[Mysore dispatch] Temple tour to Belur, Halebid, Shravanabelagola


I didn’t come to Mysore, Karnataka to be a tourist. But thanks to the initiative and organizational drive of a new friend from Calgary whom I met through an old friend from Calgary — I love how the instant ashtanga community works — I was able to join four other ashtangis on this moon day for an eight-hour, 334-kilometer (208-mile) temple tour to Belur, Halebid and Shravanabelagola.

Our driver took us three hours northwest of Mysore for the first stop, Belur. The photo above was taken there. I was amazed by the detail and the artistry of the Hoysala architectural style. Another thing I found noteworthy was how uncrowded it was, especially compared to Chamundi Hill, where I paid a visit last week.

Here is the (yes, highly filtered) highlights reel.

I usually take pretty lousy photos because I’m more interested in, say, an ironic sign or a chipmunk lurking between the detailed carvings of an ancient temple. But if you’re curious, here are some of the photos I took today. The sets may load slowly if you’re on the spottiness that is wifi in Mysore. If you’re in the U.S. or other areas with fabulously fast and reliable wifi, enjoy!

As for Shravanabelagola, the Jain pilgrimage site that is home to what is apparently Asia’s tallest monolithic stone statue of Gomateshwara: I just googled it, and it seems there are nearly 700 steps. It’s not quite the 1,008 steps that you can opt to take at Chamundi Hill, but it’s a hike. (I skipped the steps at Chamundi and let the rickshaw take me all the way to the top).

I was thinking as we were walking up that it would be an interesting ritual, after you are given the last pose to any ashtanga series and are feeling pretty damn good and strong, to walk up those steps and see how you feel. :-) As I was doing my snail’s pace up and taking breaks to boot, a man who looked to be in his 70s or 80s skipped the steps and glided — awfully quickly, it seemed to me — up the slope instead. Young men sprinted parts of it.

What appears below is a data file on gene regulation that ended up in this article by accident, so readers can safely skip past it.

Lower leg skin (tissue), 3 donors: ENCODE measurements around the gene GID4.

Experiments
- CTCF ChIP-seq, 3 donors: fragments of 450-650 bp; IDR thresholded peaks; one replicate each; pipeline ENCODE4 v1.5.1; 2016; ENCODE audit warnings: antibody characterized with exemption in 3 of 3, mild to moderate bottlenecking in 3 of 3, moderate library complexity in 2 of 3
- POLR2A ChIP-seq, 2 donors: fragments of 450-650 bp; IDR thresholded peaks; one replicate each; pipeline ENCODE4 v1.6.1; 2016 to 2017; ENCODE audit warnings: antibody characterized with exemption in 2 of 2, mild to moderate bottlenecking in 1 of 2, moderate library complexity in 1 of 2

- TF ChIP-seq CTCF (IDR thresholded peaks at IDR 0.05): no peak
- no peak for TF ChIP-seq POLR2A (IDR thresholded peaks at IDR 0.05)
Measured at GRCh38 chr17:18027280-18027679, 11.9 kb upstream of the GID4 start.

By the way, normally, my photos stay on my iPhone for weeks, if not months or years, untouched — I forget to post them on Facebook or Tumblr or anywhere else. You’re talking to the woman who got married in 2012 and still hasn’t processed all her wedding photos (I am not proud of this fact). So I decided just today that at the end of every day here in Mysore, I will process — delete the crappy ones, upload the good ones to Tumblr, whatever — as part of my evening routine.

That said, it’s time to start winding down for bed. We’ll see how Friday led primary class feels after all those stairs at the Jain temple!

>>More Mysore dispatches:

Happy Sankranti
Sankranti is one of the few Hindu harvest festivals celebrated in India that’s tied to the solar calendar. And it’s a new year of sorts! What an incredible month. I was in Mysore for the New Year’s Day holiday that I adore so much. Now we have Sankranti, with is promise of auspicious beginnings. And I didn’t realize until after I arrived that the day I fly home will be the Chinese New Year.

Thank you, interwebs and wifi
When I was playing my trip to Mysore, I kind of thought that the ideal way to experience this trip would be to unplug. Man, was I wrong about that one.